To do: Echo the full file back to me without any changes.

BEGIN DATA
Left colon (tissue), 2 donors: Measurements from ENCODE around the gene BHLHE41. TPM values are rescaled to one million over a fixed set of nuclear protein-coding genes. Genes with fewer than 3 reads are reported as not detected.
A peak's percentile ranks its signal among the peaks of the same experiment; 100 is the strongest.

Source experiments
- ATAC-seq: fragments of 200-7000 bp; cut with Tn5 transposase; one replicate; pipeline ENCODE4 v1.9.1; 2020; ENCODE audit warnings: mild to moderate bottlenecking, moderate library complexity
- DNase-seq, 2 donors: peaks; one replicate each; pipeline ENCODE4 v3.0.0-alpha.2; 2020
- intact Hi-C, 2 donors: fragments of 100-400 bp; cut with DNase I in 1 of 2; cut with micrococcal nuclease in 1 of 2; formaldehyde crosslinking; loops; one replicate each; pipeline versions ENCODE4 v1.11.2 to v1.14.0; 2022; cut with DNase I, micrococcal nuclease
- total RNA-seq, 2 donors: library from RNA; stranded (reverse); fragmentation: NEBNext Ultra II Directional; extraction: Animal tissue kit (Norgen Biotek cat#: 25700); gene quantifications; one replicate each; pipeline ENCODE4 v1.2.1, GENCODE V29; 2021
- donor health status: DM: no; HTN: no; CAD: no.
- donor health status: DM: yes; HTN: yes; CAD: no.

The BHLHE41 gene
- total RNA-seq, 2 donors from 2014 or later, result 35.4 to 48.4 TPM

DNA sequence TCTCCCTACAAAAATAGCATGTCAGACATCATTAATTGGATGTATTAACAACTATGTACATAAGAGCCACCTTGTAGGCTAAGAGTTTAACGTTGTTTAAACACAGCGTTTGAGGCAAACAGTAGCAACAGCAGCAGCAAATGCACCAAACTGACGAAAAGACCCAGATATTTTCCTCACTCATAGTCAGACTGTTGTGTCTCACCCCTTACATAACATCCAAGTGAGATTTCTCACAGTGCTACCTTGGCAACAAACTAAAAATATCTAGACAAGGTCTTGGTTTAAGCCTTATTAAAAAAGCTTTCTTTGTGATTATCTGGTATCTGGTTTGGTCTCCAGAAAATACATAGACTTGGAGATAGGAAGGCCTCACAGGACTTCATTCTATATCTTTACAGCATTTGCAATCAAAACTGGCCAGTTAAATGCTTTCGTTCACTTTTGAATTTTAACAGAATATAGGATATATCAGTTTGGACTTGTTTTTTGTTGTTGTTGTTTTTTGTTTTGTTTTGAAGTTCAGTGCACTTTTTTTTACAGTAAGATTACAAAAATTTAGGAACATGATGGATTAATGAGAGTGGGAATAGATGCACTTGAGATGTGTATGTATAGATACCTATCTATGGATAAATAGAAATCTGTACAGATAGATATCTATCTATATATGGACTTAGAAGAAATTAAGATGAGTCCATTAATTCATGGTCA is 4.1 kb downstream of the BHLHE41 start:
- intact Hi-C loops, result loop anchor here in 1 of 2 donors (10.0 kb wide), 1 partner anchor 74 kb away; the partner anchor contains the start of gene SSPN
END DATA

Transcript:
Left colon (tissue), 2 donors: Measurements from ENCODE around the gene BHLHE41. TPM values are rescaled to one million over a fixed set of nuclear protein-coding genes. Genes with fewer than 3 reads are reported as not detected.
A peak's percentile ranks its signal among the peaks of the same experiment; 100 is the strongest.

Source experiments
- ATAC-seq: fragments of 200-7000 bp; cut with Tn5 transposase; one replicate; pipeline ENCODE4 v1.9.1; 2020; ENCODE audit warnings: mild to moderate bottlenecking, moderate library complexity
- DNase-seq, 2 donors: peaks; one replicate each; pipeline ENCODE4 v3.0.0-alpha.2; 2020
- intact Hi-C, 2 donors: fragments of 100-400 bp; cut with DNase I in 1 of 2; cut with micrococcal nuclease in 1 of 2; formaldehyde crosslinking; loops; one replicate each; pipeline versions ENCODE4 v1.11.2 to v1.14.0; 2022; cut with DNase I, micrococcal nuclease
- total RNA-seq, 2 donors: library from RNA; stranded (reverse); fragmentation: NEBNext Ultra II Directional; extraction: Animal tissue kit (Norgen Biotek cat#: 25700); gene quantifications; one replicate each; pipeline ENCODE4 v1.2.1, GENCODE V29; 2021
- donor health status: DM: no; HTN: no; CAD: no.
- donor health status: DM: yes; HTN: yes; CAD: no.

The BHLHE41 gene
- total RNA-seq, 2 donors from 2014 or later, result 35.4 to 48.4 TPM

DNA sequence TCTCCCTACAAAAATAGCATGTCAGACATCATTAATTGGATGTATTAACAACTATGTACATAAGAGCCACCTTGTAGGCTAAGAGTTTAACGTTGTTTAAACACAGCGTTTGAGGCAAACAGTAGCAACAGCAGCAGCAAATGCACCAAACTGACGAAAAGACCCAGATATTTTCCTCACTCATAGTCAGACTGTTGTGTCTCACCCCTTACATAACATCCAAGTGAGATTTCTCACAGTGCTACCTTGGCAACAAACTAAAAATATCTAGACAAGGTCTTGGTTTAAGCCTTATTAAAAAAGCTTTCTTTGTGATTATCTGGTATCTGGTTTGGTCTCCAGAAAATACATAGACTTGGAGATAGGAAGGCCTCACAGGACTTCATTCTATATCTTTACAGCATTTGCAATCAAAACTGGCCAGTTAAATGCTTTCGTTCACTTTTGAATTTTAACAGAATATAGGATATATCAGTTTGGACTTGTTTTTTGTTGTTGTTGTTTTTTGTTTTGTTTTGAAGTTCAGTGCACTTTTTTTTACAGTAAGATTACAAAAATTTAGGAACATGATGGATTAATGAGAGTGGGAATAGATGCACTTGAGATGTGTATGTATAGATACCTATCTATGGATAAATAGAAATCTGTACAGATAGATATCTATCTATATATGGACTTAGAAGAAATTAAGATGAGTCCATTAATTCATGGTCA is 4.1 kb downstream of the BHLHE41 start:
- intact Hi-C loops, result loop anchor here in 1 of 2 donors (10.0 kb wide), 1 partner anchor 74 kb away; the partner anchor contains the start of gene SSPN